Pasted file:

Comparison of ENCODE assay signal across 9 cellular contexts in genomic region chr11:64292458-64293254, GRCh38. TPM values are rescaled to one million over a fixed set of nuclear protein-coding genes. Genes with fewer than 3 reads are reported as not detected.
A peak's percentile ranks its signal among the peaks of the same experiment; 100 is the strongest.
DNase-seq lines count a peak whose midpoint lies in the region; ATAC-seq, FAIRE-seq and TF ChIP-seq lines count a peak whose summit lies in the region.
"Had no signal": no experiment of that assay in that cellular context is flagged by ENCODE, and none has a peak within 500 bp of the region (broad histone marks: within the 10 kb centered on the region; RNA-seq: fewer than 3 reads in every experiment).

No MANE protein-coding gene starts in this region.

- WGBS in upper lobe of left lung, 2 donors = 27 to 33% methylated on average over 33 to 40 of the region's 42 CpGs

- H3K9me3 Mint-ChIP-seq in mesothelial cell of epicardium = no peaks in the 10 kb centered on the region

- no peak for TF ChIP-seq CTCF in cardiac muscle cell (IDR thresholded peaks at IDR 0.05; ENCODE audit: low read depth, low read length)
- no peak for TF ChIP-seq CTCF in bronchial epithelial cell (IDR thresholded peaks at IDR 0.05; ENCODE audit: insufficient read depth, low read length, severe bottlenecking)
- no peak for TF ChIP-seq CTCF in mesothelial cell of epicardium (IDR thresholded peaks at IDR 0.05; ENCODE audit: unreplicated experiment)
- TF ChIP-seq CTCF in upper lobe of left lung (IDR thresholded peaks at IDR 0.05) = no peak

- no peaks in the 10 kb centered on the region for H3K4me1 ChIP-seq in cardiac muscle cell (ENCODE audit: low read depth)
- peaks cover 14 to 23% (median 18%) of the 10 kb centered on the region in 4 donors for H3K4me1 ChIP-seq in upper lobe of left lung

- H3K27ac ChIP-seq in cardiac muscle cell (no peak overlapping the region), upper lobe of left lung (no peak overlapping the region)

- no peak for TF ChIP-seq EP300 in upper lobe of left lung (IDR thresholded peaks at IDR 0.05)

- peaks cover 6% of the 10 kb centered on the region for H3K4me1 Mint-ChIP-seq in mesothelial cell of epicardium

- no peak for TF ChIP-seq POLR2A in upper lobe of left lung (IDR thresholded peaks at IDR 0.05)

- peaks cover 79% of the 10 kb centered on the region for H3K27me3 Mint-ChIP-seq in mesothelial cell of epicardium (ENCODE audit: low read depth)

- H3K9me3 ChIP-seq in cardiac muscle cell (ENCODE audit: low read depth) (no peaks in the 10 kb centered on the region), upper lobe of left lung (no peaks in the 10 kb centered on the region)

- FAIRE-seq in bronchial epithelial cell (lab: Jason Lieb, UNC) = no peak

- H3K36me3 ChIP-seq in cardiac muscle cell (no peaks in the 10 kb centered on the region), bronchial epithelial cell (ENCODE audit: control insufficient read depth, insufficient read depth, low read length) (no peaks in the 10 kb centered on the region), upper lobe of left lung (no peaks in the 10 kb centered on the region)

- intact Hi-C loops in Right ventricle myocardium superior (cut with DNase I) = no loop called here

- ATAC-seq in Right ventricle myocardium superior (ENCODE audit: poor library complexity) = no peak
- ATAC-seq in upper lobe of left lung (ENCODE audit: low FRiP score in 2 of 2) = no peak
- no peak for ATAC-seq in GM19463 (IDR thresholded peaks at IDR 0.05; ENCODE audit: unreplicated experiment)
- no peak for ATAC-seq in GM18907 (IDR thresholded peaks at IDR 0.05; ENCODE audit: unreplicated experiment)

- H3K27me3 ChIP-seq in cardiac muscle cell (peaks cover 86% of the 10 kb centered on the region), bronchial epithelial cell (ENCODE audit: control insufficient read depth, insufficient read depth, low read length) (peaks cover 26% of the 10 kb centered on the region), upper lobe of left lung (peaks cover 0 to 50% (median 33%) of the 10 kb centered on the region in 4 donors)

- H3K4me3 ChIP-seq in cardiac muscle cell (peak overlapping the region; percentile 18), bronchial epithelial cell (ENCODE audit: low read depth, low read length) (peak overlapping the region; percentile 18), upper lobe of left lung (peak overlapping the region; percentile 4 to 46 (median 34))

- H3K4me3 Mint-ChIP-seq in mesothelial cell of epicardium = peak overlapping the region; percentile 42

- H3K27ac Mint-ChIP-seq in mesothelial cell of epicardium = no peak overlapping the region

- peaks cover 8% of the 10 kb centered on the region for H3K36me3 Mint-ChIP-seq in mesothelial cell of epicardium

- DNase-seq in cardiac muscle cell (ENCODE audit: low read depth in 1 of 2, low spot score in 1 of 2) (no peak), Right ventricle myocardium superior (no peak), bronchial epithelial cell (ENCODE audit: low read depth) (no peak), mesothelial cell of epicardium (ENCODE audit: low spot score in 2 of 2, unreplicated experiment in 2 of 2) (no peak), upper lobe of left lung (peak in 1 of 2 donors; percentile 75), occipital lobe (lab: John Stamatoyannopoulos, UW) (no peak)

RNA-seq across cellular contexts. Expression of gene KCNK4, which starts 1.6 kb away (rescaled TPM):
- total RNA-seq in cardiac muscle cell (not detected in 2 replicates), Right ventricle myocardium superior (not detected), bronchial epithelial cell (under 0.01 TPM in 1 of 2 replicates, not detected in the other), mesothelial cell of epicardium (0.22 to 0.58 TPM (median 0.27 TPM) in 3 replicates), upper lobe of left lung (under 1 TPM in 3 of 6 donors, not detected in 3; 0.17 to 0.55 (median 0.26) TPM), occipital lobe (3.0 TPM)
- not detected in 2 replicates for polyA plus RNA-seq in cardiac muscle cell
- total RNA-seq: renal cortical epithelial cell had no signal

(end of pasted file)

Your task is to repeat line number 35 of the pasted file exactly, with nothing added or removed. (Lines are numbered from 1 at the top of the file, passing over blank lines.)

- not detected in 2 replicates for polyA plus RNA-seq in cardiac muscle cell